The Impact of Farmer Field School Training on Net Crop Income: Evidence from Smallholder Maize Farmers in Oromia, Ethiopia

Admassu Tesso Huluka


This study examines the impact of Farmer Field School (FFS) training program on the net crop income of the smallholder farmers. The FFS program was sponsored by the Ethiopian government and launched in 2010. The study aims to compare the impact of the training on net crop income of those FFS graduate and non-FFS graduate maize farmers in Oromia, Ethiopia. For this, panel data were collected in two rounds from 446 randomly selected households of three districts consisting of 218 FFS graduate farmers and 228 non-FFS graduate farmers. The analytical procedure has involved three stages: in the first stage, descriptive analyses were used to detect existence of difference in the outcome indicators between the two farmer groups. In the second stage, we have applied a semi-parametric impact evaluation method of propensity score matching with several matching algorithms. In the third stage, we have used Difference-in-Difference as robustness check in detecting causality between program intervention and the change in outcome indicators. The result of both PSM and DID estimates shows that net crop income of the FFS graduate farmers was not statistically different from those of non FFS graduates. Accordingly, a number of policy recommendations were also suggested.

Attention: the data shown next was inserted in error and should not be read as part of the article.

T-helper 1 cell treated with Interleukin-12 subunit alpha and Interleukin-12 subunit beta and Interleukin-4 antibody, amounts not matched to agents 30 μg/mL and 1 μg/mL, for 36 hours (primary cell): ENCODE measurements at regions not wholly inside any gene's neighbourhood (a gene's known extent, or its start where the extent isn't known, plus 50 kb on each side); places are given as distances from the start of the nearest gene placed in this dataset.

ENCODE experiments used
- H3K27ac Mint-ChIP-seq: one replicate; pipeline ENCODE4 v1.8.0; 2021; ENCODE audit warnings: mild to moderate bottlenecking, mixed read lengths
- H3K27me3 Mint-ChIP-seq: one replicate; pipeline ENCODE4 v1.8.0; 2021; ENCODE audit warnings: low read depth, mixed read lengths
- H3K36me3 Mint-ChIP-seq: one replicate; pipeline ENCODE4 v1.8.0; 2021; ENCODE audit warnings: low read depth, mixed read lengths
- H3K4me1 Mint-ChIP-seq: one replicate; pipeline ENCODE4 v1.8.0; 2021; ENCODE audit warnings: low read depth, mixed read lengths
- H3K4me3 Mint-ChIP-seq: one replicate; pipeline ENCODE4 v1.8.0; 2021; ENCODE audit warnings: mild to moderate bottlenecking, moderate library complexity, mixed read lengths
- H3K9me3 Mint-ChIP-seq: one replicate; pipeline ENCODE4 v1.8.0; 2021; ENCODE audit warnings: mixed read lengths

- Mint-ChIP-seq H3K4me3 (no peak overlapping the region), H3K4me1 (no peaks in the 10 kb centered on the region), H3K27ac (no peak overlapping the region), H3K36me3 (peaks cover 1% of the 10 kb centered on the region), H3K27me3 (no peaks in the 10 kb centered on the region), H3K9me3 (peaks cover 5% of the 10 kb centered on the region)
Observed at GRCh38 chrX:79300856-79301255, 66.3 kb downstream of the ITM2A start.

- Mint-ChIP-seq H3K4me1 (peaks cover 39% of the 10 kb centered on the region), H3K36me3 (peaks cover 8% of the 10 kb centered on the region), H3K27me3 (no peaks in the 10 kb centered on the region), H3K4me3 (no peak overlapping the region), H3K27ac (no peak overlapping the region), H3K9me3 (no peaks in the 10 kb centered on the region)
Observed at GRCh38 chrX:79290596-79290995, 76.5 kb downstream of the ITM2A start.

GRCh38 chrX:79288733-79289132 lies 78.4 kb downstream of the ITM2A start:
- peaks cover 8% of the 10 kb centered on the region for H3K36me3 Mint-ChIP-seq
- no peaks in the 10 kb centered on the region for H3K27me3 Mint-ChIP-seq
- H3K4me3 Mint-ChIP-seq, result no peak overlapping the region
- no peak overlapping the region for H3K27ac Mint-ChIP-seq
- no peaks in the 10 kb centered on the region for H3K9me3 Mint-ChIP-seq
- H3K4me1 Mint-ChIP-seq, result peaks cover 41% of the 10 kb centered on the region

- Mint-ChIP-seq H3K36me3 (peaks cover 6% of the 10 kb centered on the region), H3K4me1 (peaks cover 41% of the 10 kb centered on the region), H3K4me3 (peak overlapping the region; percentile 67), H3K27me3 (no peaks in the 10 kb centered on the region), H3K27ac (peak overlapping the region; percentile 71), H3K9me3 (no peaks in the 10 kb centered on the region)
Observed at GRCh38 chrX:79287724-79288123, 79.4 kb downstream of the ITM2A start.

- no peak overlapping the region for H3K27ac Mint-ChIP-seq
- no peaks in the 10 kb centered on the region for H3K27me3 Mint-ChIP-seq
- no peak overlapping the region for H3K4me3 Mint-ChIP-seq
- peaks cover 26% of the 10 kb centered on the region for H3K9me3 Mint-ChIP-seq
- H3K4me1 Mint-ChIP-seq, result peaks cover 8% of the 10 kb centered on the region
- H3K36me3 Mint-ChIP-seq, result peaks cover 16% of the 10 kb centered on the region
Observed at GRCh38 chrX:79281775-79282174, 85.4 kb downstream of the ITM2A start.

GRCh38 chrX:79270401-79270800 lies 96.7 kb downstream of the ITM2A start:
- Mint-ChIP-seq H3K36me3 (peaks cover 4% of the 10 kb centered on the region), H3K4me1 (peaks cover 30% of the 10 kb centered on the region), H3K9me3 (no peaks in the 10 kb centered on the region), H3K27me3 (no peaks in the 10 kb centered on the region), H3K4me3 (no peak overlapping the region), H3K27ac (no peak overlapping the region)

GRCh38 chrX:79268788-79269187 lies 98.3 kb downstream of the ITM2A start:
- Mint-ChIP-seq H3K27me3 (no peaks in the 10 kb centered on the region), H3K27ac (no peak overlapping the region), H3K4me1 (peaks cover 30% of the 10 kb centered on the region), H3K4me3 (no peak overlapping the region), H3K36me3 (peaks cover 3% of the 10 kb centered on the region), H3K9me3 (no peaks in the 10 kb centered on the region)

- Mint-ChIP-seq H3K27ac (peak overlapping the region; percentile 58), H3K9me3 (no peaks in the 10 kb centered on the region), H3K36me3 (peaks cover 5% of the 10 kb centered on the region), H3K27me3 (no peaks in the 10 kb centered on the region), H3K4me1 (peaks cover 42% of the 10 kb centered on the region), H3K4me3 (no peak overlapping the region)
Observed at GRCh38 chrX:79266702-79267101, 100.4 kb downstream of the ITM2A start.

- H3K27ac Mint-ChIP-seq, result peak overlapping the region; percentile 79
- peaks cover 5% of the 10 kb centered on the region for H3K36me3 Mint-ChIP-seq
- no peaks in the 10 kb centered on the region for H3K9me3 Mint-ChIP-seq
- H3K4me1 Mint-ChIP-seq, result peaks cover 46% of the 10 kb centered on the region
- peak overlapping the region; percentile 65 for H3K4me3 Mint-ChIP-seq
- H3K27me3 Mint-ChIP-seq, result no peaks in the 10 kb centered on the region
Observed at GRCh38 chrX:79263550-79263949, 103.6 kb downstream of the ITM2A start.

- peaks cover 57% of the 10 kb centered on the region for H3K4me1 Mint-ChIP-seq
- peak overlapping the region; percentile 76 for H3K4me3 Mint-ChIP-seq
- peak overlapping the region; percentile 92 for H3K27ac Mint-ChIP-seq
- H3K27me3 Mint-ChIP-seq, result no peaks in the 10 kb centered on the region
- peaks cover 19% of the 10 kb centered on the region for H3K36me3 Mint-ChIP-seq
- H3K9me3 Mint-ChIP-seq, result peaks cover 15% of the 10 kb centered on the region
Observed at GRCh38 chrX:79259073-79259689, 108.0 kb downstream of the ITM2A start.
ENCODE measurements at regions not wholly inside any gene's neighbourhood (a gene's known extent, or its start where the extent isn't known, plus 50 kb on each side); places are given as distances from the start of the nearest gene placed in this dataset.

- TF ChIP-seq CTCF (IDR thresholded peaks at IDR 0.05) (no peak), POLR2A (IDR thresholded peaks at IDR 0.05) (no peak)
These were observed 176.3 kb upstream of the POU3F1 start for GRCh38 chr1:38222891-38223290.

Keywords: impact evaluation, accounting income, economic income, propensity score matching, difference in difference

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